Using time registration in an academic environment

„Your most valuable resource is time – that is true even today.“ It was one of the days I attended a lecture on complexity theory held by Prof. Lengauer, and he reminded his audience of how important it was to use our time as students (and after graduation) wisely. Of course, wisely meant that we should spend time on attending his lecture, reading the textbook, solving exercises. Or we should drop the lecture, choose another course and do not spend time on half-heartedly following his course.

I have always tracked start and end times for work and have scribbled a summary of work done for every employment contract running for more than a few months. It was at my latest job in industry that I started tracking time with higher accuracy. I worked for a company that developed and sold time registration equipment and software. As such, you should eat your own dog food, so time registration terminals were installed all over the company premises, and every employee was equipped with his/her own RFID tag. The last time I had used time registration systems (with magnetic stripe cards) was in the mid-1990s when I had worked for a state agency. I got quickly used to the system: you register for work when you arrive by holding your tag in front of the terminal until it signals your registration with a beep. You register beginning and end of breaks, you register when you leave the premises for a business trip or at the end of your working day. Registration itself is the simple part.

Evaluation is the hard part. I can tell you, I worked as a maintenance programmer on a time registration application that had grown by adding features for almost two decades. It is amazing what customers want to do with a seemingly simple sequence of present/absent events. You can apply roundings, cap maximum times per period, pay premiums for certain periods, have people work in shifts with different schedules every day, and then apply even more parameters to your calculations. What about premiums paid to retail clerks at Saturdays before Christmas if they worked at least x hours, left work not too early in the afternoon and only if they worked for more than one Saturday in December, but not for the Saturday when they registered most hours? Before embarking on a refactoring project for that application I counted all the parameters influencing the evaluation of time registrations for a single employee in a month. There were hundreds of parameters. Not every parameter was relevant all the time, but for every parameter there had at least once existed a paying customer with a special need.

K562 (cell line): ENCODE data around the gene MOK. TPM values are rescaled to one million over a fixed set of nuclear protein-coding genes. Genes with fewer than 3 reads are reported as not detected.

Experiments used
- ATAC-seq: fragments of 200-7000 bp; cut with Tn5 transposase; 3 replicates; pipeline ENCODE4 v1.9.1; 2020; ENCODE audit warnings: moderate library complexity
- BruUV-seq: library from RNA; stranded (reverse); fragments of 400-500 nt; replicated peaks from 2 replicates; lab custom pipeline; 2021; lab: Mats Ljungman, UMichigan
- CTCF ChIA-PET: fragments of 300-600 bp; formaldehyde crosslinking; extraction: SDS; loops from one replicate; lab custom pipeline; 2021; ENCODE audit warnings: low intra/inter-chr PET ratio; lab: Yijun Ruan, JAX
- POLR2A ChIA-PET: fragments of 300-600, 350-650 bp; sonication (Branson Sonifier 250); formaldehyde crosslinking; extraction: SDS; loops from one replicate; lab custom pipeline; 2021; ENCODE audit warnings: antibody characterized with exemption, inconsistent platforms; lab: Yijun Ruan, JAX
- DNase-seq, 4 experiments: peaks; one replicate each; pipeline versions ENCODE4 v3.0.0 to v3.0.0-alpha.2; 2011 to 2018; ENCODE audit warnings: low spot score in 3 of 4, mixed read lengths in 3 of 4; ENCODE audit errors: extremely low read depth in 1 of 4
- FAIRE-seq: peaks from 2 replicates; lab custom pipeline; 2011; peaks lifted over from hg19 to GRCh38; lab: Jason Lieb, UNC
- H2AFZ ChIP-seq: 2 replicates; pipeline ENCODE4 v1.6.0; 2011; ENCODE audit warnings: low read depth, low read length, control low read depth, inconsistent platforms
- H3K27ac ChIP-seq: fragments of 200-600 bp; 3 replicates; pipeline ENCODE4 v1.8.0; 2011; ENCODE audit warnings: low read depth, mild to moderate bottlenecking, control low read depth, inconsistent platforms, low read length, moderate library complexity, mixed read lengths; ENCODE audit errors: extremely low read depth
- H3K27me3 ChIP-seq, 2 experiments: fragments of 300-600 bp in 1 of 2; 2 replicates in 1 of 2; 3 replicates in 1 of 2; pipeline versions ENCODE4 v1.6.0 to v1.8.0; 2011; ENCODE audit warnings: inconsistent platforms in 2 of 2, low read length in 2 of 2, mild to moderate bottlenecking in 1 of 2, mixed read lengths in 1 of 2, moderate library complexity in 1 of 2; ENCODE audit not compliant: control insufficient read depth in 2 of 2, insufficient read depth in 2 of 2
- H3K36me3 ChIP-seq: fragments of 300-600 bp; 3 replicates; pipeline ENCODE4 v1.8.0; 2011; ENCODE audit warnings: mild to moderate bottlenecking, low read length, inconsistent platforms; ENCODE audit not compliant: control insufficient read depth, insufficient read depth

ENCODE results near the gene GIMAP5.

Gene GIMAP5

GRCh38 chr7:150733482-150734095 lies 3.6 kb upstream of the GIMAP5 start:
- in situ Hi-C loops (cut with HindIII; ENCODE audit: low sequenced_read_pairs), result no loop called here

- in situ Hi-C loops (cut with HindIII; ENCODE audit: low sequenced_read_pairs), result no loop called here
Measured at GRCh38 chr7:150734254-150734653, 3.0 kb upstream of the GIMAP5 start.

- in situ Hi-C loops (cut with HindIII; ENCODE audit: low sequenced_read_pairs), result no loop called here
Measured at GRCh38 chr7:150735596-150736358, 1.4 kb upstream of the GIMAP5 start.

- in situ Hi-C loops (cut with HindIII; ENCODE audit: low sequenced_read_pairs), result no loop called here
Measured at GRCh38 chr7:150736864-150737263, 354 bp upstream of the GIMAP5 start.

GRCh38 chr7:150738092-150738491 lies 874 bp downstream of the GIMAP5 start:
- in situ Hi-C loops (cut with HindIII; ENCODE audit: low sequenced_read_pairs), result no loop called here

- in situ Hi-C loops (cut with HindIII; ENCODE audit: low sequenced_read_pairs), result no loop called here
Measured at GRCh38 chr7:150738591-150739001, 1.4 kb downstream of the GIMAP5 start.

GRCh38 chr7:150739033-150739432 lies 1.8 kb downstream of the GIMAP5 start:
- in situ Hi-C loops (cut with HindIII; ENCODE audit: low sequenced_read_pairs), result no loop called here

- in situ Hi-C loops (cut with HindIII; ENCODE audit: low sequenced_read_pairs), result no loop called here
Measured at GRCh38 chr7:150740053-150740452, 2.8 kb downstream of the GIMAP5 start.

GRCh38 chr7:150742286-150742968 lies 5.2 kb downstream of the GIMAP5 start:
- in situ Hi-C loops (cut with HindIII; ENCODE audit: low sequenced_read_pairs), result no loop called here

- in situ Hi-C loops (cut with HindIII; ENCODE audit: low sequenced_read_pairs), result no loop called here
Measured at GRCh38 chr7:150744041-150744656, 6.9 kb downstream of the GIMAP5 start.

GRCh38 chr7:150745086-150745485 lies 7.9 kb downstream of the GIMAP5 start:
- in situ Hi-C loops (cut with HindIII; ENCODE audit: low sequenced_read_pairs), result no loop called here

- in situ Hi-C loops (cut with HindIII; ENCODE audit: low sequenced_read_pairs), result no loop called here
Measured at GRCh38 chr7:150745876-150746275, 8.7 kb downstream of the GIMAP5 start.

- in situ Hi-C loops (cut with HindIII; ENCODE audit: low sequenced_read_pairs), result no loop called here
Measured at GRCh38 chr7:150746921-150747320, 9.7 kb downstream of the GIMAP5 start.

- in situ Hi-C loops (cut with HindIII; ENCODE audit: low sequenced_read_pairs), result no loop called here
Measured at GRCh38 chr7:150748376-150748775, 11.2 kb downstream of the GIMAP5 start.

My current needs are simple.

My first need is to know how I spend my time on research, teaching, and administration. My employer expects me to spend about 10% on administrative tasks, and divide the remaining time equally between research and teaching. Advice that senior faculty gives is to spend twice as much on research as on teaching and twice as much on teaching as on administration. I am sure I read it in Gunnar Hartvigsen’s Forskerhåndboken (The Researcher’s manual), even though I do not have the reference at hand. Actually, the advice was that evaluation committees for professorships value research twice as much as teaching and value teaching twice as much as administration. So, unless I am more efficient at either of these activities, I should stick with making time proportionately, i.e. 60:30:10.

My second need is to compare my planned use of time with my actual use of time. I submitted a work plan for 2011, and I want to know at the end of that year (and in between) how much time I have used on specific goals, whether I was faster or slower than expected, whether I have time left to spend on exciting new projects, and what to plan differently when revising ambitions for my new work plan for 2012.

A third need will arise once I attract external funding. We have to report time spent on externally funded projects for accounting purposes of the department.

It is hard to guess how much time you used on each project or type of work, if you do not track it regularly. Tracking time itself is a task that should require only short time. In my previous job I evaluated a couple of programs that can help tracking your time. The one that satisfied my accounting needs and that I found easiest to use was TimePanic. You define your own list of projects and work types and can switch between tasks with a single click of your mouse – very easy to do when most of your work takes place at a computer. The ease of use convinced several of my former colleagues to use it to track their own time. It even became our interim solution for two years, before it was superseded by an integrated project planning and accounting tool.

At the moment I use only three work types and no projects; I will start using projects in 2011. During my first two months at HiG I spent ca. 75% on research, 15% on teaching, and 10% on administrative tasks. It is quite rough, proposal writing and industry contacts, for instance, are logged as research. Nevertheless, I seem to be able to restrict administrative tasks to my target of 10%, and I seem to be using more time on teaching preparation and Bachelor thesis topic marketing than I should, given that I do not have formal teaching assignments for the current semester.

About Author: Hanno Langweg

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